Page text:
China's central bank to pump US$210 billion into ailing economy

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PBOC's targeted liquidity support to certain institutions for special goal use - such as providing long-term cheap funds to the China Development Bank to finance subsidised housing - has edged towards bankrolling projects favoured by the government.

It will reduce the required reserve ratio (RRR) by 0.5 of a percentage point on January 15 and again on January 25 so that banks have sufficient funds to lend, especially to private firms and small businesses.

Small and micro-sized companies with a credit line of less than 10 million yuan (US$1.46 million) will be able to take advantage of reserve-requirement ratio cuts, compared to the previous standard of 5 million yuan, said the PBOC in a statement. China International Capital Corp said that may release as much as 400 billion yuan of liquidity.

Li added that China will also step up countercyclical adjustments of macro policies and further cut taxes and fees.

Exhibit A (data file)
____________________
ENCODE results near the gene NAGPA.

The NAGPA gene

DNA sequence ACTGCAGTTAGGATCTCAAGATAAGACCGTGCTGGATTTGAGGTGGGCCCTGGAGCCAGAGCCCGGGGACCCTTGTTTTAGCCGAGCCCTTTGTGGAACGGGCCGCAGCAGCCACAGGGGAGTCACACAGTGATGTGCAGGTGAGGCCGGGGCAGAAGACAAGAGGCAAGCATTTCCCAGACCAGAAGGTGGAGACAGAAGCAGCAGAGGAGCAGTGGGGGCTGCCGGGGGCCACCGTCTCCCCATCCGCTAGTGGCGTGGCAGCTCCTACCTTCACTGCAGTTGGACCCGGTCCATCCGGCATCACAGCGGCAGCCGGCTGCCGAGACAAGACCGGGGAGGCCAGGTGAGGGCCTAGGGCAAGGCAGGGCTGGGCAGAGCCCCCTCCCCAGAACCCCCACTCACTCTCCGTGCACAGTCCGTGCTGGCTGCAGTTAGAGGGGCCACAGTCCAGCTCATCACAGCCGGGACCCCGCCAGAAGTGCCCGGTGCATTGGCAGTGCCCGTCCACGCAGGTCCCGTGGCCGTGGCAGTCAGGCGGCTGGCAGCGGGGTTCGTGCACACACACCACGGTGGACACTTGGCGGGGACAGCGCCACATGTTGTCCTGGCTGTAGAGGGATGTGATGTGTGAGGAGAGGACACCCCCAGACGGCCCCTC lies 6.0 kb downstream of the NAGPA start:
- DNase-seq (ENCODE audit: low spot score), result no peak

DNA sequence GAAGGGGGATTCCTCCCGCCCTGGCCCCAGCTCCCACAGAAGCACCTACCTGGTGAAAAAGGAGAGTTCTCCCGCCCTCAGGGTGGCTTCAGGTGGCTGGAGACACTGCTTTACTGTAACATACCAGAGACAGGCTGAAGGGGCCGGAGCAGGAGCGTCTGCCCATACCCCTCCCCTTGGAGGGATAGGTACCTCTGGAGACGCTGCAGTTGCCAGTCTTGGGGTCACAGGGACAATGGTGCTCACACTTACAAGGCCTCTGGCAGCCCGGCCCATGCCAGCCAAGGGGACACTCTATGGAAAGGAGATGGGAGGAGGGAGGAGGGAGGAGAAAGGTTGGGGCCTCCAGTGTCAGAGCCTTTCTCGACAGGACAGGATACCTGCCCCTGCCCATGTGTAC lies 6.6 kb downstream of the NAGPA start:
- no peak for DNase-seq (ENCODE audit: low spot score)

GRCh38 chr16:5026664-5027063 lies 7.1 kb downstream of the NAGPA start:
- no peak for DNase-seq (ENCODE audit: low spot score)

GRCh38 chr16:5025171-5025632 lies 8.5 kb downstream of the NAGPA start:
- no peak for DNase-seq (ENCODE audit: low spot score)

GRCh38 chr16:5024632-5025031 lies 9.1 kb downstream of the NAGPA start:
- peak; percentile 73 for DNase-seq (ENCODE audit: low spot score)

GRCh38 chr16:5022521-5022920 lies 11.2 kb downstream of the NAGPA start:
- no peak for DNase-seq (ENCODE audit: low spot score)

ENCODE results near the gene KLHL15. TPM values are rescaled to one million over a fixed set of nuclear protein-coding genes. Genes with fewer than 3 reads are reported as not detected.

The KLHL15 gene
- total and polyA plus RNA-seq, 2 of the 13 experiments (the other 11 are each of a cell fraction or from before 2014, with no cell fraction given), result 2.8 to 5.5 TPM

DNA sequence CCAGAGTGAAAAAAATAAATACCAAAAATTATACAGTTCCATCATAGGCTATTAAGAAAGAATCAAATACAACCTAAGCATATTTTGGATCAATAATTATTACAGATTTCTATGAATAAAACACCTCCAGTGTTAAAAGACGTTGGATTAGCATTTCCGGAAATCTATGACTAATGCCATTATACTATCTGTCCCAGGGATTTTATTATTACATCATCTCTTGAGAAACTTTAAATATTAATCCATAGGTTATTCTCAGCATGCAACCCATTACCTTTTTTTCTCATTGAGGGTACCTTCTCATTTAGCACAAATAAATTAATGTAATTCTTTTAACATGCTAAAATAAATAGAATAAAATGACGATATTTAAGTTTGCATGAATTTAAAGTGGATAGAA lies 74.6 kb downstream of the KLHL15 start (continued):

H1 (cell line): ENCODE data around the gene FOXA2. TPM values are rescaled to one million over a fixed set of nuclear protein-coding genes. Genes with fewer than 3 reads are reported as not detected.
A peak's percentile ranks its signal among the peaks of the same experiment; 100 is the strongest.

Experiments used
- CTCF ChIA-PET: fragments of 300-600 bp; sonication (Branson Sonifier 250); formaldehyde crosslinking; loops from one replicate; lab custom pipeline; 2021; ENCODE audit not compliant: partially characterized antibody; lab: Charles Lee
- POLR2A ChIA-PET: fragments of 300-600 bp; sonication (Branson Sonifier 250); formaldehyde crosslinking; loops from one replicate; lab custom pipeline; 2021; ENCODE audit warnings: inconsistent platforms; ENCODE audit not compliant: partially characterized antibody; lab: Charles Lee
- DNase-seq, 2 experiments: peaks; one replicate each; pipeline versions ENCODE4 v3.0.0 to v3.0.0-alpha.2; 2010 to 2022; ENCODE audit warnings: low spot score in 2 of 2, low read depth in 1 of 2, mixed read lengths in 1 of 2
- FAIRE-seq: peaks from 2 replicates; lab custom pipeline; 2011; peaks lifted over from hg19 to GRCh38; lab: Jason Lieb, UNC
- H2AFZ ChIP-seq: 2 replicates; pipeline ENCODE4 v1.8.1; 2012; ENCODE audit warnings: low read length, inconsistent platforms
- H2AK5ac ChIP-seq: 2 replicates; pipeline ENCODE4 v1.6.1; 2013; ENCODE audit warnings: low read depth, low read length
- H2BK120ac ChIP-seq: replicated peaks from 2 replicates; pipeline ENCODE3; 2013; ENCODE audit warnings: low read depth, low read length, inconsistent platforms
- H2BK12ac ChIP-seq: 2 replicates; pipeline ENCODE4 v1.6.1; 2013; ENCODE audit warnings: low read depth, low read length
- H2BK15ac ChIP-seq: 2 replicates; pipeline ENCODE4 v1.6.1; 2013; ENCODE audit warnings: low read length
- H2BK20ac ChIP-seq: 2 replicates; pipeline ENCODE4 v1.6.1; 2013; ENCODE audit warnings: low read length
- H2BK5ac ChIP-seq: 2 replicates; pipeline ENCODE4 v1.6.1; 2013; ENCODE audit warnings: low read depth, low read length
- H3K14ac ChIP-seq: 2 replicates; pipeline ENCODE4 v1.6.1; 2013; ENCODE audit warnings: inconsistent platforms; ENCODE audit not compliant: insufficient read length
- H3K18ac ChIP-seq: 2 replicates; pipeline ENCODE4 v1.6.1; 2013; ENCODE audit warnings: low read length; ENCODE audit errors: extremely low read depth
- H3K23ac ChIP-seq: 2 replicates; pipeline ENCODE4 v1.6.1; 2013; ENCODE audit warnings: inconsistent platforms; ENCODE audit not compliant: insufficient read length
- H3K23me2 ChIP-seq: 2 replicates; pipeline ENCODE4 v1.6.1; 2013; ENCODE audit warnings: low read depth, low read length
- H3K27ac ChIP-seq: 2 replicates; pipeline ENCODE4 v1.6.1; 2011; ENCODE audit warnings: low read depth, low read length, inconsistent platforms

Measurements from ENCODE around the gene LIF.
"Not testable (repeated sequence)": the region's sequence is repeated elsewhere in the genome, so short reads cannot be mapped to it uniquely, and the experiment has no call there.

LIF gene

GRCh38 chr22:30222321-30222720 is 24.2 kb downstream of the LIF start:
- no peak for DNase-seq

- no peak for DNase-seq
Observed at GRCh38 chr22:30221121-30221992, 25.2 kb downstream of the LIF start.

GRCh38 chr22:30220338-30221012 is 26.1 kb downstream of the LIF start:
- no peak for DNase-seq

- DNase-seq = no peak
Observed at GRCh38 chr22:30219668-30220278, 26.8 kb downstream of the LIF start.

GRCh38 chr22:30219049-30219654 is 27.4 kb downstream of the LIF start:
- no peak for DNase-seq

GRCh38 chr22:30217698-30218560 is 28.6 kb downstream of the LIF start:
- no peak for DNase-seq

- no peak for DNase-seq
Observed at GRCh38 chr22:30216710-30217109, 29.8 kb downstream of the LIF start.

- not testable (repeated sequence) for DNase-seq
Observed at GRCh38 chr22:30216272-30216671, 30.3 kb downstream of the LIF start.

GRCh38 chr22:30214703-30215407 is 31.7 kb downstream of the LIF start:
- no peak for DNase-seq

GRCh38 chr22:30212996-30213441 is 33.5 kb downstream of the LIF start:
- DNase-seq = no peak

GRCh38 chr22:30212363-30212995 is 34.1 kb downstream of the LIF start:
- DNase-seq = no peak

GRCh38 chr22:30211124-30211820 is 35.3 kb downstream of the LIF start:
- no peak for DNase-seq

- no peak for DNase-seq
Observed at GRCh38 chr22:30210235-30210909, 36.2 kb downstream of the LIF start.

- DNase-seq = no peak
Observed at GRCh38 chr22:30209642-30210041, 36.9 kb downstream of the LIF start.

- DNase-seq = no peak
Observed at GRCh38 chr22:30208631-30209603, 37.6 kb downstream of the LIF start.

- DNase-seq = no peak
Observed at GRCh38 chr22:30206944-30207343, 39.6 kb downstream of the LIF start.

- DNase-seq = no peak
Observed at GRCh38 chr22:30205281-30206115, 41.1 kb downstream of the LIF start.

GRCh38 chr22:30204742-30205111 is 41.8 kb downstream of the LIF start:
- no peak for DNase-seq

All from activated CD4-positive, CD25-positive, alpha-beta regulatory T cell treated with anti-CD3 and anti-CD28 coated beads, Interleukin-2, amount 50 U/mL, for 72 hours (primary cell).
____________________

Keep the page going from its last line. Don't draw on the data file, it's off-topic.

Latest RRR cut will lower interest payment costs for banks by 20bln Yuan annually.

According to numbers China released earlier this week, factory activity declined in December for the first time in more than two years, suggesting that the business environment is likely to become worse.

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China's central bank has announced more monetary easing in the form of cutting the minimum reserve level for commercial banks by a total of one percentage point.

Richard Xu, head of China Banking and Fintech Research at Morgan Stanley, said that a further RRR cut is necessary to ensure adequate credit supply.

RRRs - now 14.5 percent for large institutions and 12.5 percent for smaller banks - will be lowered by a total of 100 basis points in two stages, the PBOC said.

Lian Ping, chief economist at the Bank of Communications, said the pressure of the economic slowdown would show up in the first half of 2019 when the existing United States tariffs on US$250 billion of Chinese goods would bite deeper into the economy. The government has also ramped up spending on infrastructure to rekindle sluggish demand and investment.

A further deceleration is seen this year, with some analysts forecasting growth will cool to almost 6 percent, which would mark China's weakest expansion since 1990.

Still, economic growth is thought to have cooled to around 6.5 percent past year - which would be the weakest since 1990 - in line with the target but down from 6.9 percent in 2017.

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